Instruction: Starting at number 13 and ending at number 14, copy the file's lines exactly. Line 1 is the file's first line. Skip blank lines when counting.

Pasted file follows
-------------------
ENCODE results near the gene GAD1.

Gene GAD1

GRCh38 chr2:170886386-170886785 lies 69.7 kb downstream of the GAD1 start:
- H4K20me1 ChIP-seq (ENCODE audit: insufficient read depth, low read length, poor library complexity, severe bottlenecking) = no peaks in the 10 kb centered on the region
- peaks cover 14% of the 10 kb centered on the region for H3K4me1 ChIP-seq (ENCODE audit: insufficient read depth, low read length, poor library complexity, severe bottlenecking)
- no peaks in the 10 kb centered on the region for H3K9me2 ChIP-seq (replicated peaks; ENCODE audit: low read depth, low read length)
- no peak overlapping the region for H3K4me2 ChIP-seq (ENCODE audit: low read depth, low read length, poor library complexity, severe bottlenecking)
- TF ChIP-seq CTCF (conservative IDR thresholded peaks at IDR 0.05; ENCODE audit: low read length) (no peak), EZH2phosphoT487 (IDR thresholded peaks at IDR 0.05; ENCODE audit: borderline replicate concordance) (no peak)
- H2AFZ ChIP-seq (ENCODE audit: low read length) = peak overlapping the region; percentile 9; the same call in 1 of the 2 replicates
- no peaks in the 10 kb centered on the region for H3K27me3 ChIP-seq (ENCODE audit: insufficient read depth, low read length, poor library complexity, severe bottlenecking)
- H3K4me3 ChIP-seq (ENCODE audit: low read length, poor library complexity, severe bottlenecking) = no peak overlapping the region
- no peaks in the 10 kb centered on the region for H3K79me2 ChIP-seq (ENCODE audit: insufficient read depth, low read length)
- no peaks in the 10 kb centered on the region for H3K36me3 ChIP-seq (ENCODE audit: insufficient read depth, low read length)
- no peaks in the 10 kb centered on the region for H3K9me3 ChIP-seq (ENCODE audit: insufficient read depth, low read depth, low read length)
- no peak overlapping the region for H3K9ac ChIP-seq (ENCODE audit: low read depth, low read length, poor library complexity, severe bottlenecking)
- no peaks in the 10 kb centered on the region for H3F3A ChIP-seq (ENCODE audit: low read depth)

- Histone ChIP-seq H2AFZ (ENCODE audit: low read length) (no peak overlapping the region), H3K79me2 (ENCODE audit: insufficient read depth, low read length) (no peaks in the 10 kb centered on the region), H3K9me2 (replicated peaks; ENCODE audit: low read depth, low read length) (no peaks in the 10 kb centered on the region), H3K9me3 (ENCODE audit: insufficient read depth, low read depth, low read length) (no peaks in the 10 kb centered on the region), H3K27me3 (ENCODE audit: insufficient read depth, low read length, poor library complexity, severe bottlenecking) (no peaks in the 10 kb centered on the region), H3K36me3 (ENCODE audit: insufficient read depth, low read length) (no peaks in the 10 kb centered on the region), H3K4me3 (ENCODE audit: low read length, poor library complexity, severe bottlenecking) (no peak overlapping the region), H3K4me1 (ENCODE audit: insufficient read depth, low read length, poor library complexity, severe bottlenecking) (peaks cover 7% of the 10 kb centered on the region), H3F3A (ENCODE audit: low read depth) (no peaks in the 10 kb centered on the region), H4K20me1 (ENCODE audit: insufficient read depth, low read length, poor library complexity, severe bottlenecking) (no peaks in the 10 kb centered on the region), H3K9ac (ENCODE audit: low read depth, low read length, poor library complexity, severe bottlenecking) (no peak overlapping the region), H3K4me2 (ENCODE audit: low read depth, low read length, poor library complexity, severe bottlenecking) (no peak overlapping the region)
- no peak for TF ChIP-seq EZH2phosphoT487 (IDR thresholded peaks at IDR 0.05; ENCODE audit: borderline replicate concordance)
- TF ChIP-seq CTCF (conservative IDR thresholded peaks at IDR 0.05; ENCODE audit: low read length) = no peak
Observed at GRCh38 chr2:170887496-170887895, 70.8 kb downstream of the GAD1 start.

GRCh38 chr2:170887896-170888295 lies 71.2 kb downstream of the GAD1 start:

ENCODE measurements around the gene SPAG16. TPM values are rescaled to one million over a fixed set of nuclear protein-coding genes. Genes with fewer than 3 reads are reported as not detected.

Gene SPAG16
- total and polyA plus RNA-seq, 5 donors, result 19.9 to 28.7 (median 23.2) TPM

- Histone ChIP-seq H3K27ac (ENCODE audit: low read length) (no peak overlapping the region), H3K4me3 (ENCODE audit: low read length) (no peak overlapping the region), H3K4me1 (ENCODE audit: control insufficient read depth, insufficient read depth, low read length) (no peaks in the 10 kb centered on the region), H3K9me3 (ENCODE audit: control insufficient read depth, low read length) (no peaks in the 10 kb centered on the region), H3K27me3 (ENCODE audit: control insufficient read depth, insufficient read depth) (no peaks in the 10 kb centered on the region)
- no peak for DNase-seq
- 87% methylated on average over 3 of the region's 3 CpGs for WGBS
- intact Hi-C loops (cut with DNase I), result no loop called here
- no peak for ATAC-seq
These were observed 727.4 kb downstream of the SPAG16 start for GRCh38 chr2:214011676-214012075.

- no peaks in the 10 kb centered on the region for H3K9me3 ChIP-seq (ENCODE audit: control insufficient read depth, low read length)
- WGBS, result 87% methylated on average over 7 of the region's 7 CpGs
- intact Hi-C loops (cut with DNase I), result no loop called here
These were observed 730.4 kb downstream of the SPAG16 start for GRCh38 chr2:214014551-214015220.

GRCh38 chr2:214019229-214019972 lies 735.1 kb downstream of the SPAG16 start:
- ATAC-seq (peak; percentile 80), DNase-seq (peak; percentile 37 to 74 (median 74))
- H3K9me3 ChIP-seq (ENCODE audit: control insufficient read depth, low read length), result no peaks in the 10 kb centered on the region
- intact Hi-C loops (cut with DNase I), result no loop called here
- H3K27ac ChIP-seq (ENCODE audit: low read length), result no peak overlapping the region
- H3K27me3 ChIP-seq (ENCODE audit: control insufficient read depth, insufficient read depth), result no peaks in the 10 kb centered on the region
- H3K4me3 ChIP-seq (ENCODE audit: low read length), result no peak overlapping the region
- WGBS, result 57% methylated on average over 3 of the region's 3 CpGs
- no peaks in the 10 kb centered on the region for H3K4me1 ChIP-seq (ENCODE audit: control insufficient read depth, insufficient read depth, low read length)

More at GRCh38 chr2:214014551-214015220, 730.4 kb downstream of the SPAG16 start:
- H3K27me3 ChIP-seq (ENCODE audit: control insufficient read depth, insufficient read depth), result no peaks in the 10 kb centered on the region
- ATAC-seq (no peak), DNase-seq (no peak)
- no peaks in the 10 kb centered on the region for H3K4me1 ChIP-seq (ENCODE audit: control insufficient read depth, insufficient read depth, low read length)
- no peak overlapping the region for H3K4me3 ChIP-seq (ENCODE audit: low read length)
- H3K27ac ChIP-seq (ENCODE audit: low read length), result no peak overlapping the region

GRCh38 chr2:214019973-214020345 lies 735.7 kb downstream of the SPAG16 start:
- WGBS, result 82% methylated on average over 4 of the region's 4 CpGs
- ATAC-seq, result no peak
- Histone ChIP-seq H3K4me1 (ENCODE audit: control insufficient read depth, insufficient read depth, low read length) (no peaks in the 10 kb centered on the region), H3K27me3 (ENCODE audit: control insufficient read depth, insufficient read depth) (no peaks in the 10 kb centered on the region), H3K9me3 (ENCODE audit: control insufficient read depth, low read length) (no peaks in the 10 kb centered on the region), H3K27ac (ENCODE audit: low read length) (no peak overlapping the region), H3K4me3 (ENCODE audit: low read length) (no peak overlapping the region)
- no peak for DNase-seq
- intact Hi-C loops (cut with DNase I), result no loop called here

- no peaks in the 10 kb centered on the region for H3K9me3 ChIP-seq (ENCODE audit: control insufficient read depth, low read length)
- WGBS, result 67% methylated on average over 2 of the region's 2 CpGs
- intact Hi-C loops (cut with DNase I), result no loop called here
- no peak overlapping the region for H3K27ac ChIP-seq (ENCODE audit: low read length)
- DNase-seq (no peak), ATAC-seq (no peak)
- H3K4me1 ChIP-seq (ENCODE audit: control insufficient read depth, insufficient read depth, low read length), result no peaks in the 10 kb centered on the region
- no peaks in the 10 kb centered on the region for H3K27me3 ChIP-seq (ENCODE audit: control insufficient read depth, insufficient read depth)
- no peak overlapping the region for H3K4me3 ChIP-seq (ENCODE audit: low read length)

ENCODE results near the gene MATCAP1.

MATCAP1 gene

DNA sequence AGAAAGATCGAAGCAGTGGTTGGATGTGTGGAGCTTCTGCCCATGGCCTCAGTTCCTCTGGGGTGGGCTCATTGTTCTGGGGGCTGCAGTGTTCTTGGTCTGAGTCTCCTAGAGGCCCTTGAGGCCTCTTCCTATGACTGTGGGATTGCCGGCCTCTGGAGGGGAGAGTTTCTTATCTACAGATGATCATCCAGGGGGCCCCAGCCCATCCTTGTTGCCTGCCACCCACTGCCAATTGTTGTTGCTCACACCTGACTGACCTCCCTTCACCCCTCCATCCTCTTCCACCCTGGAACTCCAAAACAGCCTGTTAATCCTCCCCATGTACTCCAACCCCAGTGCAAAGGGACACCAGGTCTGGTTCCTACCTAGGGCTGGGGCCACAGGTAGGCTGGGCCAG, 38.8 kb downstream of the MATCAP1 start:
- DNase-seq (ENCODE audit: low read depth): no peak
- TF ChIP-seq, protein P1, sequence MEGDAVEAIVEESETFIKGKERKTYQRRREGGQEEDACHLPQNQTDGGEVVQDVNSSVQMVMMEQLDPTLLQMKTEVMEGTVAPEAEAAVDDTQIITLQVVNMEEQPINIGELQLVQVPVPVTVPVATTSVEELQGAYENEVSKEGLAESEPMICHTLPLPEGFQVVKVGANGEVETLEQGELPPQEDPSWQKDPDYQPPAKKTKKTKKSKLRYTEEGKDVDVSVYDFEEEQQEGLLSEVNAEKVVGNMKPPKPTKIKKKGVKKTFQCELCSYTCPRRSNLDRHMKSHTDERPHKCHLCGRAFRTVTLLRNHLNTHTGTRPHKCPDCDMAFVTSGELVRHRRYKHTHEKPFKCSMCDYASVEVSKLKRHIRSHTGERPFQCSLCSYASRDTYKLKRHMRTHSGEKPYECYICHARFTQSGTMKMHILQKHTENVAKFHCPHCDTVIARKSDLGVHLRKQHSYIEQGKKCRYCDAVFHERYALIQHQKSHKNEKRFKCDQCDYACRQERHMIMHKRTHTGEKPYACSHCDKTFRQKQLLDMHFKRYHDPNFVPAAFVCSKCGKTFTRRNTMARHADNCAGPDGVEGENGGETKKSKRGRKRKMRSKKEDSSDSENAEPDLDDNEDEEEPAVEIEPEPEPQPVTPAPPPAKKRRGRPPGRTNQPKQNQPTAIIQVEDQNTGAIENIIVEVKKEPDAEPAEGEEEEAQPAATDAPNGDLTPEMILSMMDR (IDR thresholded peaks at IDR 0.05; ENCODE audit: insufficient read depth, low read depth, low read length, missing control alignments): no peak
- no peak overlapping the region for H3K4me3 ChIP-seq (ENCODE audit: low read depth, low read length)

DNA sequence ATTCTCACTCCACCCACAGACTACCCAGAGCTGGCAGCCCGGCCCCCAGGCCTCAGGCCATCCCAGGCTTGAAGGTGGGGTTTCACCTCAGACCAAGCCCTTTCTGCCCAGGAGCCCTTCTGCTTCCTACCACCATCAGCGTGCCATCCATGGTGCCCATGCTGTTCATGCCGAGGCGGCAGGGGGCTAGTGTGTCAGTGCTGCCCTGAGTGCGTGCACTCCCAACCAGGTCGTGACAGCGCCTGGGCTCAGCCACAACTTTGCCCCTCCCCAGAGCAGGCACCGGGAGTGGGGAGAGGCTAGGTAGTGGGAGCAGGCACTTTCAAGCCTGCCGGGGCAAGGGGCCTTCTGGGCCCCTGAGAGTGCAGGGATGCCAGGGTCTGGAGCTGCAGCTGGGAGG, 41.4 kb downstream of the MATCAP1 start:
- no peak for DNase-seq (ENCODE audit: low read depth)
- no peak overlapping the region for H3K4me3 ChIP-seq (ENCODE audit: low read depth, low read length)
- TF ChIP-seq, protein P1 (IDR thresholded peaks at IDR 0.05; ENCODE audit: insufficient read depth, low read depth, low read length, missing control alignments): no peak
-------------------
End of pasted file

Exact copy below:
- no peaks in the 10 kb centered on the region for H3K36me3 ChIP-seq (ENCODE audit: insufficient read depth, low read length)
- no peaks in the 10 kb centered on the region for H3K9me3 ChIP-seq (ENCODE audit: insufficient read depth, low read depth, low read length)